For some reason, Edge of Tomorrow didn't exactly set box office tills ringing. Perhaps audiences were underwhelmed by the prospect of yet another Tom Cruise sci-fi vehicle, after Minority Report, War of the Worlds and Oblivion. Perhaps the name was to blame – a notion offered credence by the fact that the movie's tag-line, 'Live, Die, Repeat' is now given main prominence on the BD sleeve.

Whatever the reason, Edge of Tomorrow's lacklustre theatrical run is a shame, as the producers of this consistently smart, absorbing and well-executed flick deserve greater reward. Maybe home media can be its saviour.

Adapted from a 2004 Japanese novella, the premise here is mind-meltingly brilliant. Smug military PR man William Cage (Cruise) refuses to go to the front line (the beaches of France) in Earth's battle with its 'Mimic' alien invaders, so is arrested as a deserter and knocked unconscious. He wakes up surrounded by grunts, preparing to cross the English Channel and air-drop into battle. Unsurprisingly, in the ensuing fire-fight the hapless, ill-prepared Cage dies – only to wake up, again surrounded by grunts preparing to cross the English Channel and air-drop into battle...

Trapped in a time loop and facing perpetual grisly deaths, Cage's only solution is to befriend Emily Blunt's super-solider Rita – and she realises his temporal turmoil could hold the key to defeating the extra-terrestrial squatters once and for all.

Under the expert guidance of director Doug Liman (Bourne Identity, Mr & Mrs Smith), Edge of Tomorrow plays out like a cross between Groundhog Day and Starship Troopers, with a dose of Saving Private Ryan-style World War II movie chutzpah. While not a comedy, it's peppered with laugh-out loud moments; while not a romance, Cruise and Blunt's developing relationship has a tender core; and while not an out-an-out action fest, the pivotal set-pieces are as invigorating as the competition.

Oh, and the visuals effects are, put simply, out of this world.

Picture: Warner's release offers 2D and 3D presentations on separate discs, and both serve up home cinema eye-candy, working as a reminder of what the Full HD Blu-ray format can achieve.

It's not searing comic book primaries that grab the attention here, though, but astonishing delineation and fine details. At times there's so much to gawp at (particularly during the recurrent beach battle scenes where sand and water and Mimics are flying everywhere) that you'll want to pause the disc and bathe in the intricacy. Neither edge enhancement or overt film grain (director Doug Liman opted to shoot on 35mm) are an issue.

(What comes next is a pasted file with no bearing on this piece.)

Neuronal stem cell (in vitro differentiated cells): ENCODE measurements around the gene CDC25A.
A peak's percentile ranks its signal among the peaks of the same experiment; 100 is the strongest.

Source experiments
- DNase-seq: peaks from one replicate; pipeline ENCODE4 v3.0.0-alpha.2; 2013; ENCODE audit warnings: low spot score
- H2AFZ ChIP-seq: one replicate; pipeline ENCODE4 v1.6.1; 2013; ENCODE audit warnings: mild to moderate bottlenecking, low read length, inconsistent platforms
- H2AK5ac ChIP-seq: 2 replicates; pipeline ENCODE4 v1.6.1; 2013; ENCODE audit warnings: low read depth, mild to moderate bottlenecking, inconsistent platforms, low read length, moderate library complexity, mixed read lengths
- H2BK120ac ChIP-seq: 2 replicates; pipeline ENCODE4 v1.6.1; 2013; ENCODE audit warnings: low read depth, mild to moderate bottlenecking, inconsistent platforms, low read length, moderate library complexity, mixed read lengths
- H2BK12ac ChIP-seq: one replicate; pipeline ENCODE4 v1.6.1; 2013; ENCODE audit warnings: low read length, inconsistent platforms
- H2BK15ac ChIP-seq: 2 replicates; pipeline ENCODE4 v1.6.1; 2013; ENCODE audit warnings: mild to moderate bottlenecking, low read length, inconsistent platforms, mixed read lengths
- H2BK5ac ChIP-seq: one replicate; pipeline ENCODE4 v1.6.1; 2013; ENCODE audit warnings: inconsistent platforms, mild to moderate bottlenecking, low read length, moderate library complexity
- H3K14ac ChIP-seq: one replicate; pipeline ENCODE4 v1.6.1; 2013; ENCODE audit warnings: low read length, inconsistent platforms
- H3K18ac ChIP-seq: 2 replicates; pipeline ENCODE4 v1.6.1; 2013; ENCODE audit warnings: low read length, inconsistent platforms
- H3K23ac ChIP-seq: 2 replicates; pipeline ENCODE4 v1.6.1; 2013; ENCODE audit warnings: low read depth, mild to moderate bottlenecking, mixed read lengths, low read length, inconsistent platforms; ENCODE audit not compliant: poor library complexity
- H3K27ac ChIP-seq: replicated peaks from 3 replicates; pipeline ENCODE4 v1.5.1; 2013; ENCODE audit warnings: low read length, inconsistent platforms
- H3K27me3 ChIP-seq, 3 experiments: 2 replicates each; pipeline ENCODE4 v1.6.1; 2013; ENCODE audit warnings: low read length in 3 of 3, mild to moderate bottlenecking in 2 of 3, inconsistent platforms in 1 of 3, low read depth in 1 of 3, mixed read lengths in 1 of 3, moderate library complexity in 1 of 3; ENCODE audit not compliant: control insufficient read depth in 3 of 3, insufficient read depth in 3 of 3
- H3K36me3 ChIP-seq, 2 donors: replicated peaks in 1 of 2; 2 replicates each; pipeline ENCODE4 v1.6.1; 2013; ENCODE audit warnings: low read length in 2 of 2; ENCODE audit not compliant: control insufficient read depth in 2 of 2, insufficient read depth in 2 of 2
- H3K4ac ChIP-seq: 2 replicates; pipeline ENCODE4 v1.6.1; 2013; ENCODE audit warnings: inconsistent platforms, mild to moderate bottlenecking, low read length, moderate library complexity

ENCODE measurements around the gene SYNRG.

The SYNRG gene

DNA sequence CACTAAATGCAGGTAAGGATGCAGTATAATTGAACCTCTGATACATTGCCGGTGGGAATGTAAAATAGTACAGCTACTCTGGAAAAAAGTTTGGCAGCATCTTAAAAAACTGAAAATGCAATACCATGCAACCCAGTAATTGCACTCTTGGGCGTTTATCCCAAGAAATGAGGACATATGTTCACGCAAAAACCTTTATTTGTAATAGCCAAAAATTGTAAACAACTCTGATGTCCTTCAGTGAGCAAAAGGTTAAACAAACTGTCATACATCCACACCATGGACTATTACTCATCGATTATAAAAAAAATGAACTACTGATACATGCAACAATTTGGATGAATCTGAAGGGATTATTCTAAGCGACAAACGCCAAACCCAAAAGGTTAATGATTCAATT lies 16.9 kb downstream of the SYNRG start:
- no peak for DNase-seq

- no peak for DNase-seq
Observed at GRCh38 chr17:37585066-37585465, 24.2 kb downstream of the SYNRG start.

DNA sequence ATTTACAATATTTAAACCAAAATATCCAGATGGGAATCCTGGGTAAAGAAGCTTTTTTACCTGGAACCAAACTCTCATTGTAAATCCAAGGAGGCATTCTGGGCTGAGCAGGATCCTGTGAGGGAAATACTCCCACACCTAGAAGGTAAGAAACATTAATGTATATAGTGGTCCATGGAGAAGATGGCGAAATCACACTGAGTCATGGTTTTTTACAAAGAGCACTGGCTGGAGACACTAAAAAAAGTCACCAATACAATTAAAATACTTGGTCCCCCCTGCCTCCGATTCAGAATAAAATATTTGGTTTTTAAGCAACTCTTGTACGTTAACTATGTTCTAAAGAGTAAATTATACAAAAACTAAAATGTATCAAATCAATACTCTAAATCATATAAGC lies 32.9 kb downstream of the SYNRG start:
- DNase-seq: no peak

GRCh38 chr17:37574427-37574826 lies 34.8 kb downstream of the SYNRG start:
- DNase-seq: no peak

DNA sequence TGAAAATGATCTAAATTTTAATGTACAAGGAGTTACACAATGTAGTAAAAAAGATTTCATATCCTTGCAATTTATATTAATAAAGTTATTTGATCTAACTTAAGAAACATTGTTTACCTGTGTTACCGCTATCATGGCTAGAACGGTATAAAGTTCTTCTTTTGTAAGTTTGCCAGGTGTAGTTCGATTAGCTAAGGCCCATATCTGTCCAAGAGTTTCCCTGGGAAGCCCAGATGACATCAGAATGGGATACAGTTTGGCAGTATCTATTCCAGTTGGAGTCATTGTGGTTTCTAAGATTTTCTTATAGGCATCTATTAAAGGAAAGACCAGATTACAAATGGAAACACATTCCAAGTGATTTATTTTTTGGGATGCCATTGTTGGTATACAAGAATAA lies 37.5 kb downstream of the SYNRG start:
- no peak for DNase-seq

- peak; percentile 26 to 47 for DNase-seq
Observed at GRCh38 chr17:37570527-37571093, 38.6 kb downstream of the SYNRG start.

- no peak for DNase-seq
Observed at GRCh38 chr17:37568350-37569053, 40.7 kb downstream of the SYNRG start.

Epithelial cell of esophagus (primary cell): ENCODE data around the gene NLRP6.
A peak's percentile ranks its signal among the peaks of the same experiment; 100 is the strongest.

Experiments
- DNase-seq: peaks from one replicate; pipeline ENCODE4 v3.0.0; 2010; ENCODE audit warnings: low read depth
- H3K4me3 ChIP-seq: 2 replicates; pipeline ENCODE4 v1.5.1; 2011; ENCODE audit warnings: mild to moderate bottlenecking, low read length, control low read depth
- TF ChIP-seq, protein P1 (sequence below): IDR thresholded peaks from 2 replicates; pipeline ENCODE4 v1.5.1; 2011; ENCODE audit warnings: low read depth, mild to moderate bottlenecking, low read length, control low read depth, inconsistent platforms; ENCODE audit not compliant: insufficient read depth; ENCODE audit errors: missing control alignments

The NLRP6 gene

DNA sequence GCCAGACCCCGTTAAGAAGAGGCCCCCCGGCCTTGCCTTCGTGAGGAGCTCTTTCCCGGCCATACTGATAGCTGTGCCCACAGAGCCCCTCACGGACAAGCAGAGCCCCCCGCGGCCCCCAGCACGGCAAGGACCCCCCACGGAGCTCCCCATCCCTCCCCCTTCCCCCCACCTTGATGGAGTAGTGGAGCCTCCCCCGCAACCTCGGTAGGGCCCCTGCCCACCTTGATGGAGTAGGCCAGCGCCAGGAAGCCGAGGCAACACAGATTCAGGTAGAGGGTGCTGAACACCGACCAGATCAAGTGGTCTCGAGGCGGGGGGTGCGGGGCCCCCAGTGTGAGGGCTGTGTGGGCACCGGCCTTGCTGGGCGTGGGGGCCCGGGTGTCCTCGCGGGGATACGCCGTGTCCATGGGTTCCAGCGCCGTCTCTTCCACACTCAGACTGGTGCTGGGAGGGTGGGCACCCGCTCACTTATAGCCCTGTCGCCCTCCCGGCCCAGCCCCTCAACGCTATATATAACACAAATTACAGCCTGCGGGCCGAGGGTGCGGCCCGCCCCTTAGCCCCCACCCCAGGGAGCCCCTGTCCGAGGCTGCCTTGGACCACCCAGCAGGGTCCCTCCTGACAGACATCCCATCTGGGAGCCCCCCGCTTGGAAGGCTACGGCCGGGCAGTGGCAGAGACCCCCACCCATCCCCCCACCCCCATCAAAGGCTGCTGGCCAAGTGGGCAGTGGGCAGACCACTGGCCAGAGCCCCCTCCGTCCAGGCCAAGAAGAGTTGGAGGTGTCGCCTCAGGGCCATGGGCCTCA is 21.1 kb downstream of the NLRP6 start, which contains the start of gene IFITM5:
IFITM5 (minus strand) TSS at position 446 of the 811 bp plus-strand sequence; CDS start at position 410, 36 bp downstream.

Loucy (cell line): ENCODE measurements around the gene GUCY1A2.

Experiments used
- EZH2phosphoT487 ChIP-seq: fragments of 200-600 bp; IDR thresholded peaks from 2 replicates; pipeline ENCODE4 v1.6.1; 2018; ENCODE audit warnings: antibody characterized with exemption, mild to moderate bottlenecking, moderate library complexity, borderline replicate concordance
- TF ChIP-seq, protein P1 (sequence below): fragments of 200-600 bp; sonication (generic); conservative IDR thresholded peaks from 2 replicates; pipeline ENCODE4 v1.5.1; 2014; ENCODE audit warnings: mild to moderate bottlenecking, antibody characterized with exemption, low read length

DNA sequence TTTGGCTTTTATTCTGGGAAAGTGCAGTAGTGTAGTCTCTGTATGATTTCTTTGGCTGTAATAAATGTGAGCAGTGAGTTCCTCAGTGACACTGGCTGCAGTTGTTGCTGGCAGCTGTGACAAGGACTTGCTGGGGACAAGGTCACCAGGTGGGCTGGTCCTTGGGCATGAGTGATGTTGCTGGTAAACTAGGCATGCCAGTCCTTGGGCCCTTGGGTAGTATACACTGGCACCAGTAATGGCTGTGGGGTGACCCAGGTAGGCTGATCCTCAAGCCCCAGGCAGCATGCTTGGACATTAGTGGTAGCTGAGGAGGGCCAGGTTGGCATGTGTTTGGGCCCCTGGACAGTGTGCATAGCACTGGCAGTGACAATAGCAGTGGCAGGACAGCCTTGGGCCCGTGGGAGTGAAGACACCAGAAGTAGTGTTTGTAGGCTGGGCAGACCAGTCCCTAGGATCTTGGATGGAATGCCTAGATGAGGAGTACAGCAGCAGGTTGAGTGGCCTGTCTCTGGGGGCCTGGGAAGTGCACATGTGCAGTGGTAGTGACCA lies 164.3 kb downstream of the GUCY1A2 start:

Black levels are gorgeous, providing a deep contrast to the military greens, grey battle suits and earthy browns on show. And even in the night-time sequences of the final act, it's never impossible to separate man from monster in the darkness.

Stereoscopic fans might be sniffy at the prospect of Edge of Tomorrow's 3D iteration, as it was constructed in post-production. Yet it's worth a watch, as it largely ignores battering your eyeballs with overblown impact in favour of adding noticeable depth to some of the largescale locations (such as the military training arena) and heightening the sense of danger as CG beasties zip around the widescreen image.
Picture rating: 5/5

Audio: Edge of Tomorrow's original score is largely forgetful, but thankfully the rest of this flick's aural experience sticks in the memory. Released theatrically with a Dolby Atmos mix, home cinema fans have to make do with a DTS-HD MA 7.1 variant, which sparkles in its use of your full speaker array. The LFE channel is liberally employed, be it for slamming artillery or crashing aircraft, and the sound designers run riot with rapid and precise panning effects. The scuttling Mimics are given particular attention, ensuring you'll feel right in the heart of the action. Sterling work.
Audio rating: 4.5/5

Extras: The key extra here is On The Edge With Doug Liman. A 42-minute behind-the-scenes doc, it makes a great accompanying piece, focusing on Liman's by-the-seat-of-his-pants shooting ethos and covering everything from set design and casting to stunt co-ordination and script development.

In addition, there are two short featurettes highlighting the weaponry and creature design, a bunch of deleted/alternate scenes (some in pre-viz form) and a linear run-through of the beach attack.
Extras rating: 3.5/5

We say: A cracking sci-fi adventure, that you'll want to watch more than once, given a superior BD package

Edge of Tomorrow 3D, Warner Home Entertainment, All-region BD, £28 Approx
HCC VERDICT: 4.5/5